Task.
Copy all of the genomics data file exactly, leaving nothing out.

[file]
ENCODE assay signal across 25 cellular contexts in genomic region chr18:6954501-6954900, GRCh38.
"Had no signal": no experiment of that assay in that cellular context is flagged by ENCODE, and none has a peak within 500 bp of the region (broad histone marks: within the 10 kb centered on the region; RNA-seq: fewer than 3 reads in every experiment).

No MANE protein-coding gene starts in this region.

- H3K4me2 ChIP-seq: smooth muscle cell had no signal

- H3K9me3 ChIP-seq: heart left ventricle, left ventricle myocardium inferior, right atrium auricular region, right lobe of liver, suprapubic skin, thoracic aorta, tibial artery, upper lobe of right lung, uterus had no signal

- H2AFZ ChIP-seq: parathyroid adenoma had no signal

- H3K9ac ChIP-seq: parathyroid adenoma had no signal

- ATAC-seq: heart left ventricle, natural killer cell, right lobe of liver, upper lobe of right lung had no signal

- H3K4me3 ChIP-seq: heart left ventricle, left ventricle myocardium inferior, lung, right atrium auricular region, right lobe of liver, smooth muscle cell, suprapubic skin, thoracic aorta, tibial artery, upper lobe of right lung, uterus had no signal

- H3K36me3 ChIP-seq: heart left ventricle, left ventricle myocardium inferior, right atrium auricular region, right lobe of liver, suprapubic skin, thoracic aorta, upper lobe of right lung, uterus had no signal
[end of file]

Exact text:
ENCODE assay signal across 25 cellular contexts in genomic region chr18:6954501-6954900, GRCh38.
"Had no signal": no experiment of that assay in that cellular context is flagged by ENCODE, and none has a peak within 500 bp of the region (broad histone marks: within the 10 kb centered on the region; RNA-seq: fewer than 3 reads in every experiment).

No MANE protein-coding gene starts in this region.

- H3K4me2 ChIP-seq: smooth muscle cell had no signal

- H3K9me3 ChIP-seq: heart left ventricle, left ventricle myocardium inferior, right atrium auricular region, right lobe of liver, suprapubic skin, thoracic aorta, tibial artery, upper lobe of right lung, uterus had no signal

- H2AFZ ChIP-seq: parathyroid adenoma had no signal

- H3K9ac ChIP-seq: parathyroid adenoma had no signal

- ATAC-seq: heart left ventricle, natural killer cell, right lobe of liver, upper lobe of right lung had no signal

- H3K4me3 ChIP-seq: heart left ventricle, left ventricle myocardium inferior, lung, right atrium auricular region, right lobe of liver, smooth muscle cell, suprapubic skin, thoracic aorta, tibial artery, upper lobe of right lung, uterus had no signal

- H3K36me3 ChIP-seq: heart left ventricle, left ventricle myocardium inferior, right atrium auricular region, right lobe of liver, suprapubic skin, thoracic aorta, upper lobe of right lung, uterus had no signal